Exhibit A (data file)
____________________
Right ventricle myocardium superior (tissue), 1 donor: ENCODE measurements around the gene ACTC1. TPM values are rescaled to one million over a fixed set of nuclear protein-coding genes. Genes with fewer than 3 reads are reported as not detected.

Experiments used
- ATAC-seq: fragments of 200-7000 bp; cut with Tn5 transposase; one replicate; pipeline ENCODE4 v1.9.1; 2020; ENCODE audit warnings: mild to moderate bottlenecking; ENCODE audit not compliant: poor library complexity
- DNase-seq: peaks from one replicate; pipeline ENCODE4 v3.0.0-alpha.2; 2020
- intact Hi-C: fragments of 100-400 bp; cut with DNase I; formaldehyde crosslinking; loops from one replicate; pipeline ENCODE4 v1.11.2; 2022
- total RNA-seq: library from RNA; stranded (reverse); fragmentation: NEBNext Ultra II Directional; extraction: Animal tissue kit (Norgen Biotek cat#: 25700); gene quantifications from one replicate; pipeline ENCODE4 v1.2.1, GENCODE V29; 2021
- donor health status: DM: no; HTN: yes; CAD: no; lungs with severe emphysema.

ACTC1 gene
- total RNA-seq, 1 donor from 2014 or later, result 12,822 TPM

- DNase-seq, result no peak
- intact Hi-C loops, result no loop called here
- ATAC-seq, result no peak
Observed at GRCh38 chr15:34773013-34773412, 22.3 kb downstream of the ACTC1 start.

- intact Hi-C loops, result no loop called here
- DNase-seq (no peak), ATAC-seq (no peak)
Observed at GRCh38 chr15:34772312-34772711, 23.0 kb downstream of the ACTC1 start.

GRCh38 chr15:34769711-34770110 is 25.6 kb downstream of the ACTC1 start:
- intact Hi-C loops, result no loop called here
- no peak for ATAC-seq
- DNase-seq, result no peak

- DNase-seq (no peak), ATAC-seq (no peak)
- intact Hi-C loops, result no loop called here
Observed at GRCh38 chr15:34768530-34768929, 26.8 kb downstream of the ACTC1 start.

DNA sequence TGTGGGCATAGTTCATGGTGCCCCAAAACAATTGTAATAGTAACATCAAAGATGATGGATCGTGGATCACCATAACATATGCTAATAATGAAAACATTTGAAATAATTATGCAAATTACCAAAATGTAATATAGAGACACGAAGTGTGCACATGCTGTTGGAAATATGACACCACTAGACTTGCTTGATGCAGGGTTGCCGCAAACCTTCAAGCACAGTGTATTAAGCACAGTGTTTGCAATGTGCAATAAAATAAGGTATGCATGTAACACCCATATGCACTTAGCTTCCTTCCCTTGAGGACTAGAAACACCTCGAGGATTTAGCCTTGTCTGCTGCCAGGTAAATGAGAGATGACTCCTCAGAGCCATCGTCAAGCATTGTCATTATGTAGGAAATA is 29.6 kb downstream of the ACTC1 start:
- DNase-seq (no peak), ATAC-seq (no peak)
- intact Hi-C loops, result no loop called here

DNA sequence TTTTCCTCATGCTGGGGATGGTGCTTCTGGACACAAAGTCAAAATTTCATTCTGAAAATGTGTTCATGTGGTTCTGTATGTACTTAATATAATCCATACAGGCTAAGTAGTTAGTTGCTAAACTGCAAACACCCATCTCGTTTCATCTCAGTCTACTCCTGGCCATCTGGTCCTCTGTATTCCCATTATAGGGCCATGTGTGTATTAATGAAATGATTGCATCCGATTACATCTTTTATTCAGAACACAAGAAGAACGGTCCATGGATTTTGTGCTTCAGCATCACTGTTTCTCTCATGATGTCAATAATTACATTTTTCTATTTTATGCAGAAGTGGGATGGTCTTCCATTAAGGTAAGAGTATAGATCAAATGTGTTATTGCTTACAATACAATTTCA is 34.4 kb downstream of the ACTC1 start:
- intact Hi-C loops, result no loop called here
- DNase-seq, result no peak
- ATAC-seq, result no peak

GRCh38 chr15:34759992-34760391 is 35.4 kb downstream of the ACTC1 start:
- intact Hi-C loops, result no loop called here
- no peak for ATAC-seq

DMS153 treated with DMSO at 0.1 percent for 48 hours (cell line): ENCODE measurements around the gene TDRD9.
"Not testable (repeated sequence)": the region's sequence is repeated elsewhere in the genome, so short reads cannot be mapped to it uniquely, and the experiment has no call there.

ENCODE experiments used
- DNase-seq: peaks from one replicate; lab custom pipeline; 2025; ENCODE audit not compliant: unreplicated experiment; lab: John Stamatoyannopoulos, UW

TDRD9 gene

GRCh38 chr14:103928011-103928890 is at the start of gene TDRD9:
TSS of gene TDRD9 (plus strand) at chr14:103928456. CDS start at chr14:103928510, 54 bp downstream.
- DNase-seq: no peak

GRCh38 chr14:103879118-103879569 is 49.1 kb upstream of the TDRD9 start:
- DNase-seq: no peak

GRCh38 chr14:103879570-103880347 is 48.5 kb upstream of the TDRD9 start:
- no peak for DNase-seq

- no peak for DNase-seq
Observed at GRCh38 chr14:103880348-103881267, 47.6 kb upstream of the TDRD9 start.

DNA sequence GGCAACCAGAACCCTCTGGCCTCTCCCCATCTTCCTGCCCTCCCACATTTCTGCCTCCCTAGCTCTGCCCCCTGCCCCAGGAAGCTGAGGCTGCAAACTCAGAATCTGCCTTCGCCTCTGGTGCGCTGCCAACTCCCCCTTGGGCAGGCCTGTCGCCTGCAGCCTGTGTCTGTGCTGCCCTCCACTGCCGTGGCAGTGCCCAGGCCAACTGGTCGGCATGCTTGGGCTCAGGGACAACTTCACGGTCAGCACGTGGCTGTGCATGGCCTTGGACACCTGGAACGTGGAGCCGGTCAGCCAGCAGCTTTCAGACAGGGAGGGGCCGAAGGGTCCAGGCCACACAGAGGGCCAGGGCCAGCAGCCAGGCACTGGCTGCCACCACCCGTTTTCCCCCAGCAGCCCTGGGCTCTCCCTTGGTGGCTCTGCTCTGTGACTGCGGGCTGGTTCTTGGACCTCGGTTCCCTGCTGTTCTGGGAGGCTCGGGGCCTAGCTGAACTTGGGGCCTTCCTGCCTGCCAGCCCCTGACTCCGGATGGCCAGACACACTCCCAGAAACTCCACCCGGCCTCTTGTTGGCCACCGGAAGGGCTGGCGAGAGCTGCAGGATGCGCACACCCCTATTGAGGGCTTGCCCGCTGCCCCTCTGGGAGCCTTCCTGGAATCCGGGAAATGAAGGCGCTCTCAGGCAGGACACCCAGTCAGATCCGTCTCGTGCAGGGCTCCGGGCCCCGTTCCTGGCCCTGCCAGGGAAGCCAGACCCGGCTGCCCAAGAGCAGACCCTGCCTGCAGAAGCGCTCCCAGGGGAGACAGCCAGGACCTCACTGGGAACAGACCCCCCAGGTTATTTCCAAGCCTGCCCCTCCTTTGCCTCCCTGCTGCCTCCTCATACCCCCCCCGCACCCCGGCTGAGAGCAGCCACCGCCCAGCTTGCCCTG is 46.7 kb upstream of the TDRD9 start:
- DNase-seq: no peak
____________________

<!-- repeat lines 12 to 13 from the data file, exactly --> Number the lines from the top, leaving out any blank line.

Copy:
- ATAC-seq, result no peak
Observed at GRCh38 chr15:34773013-34773412, 22.3 kb downstream of the ACTC1 start.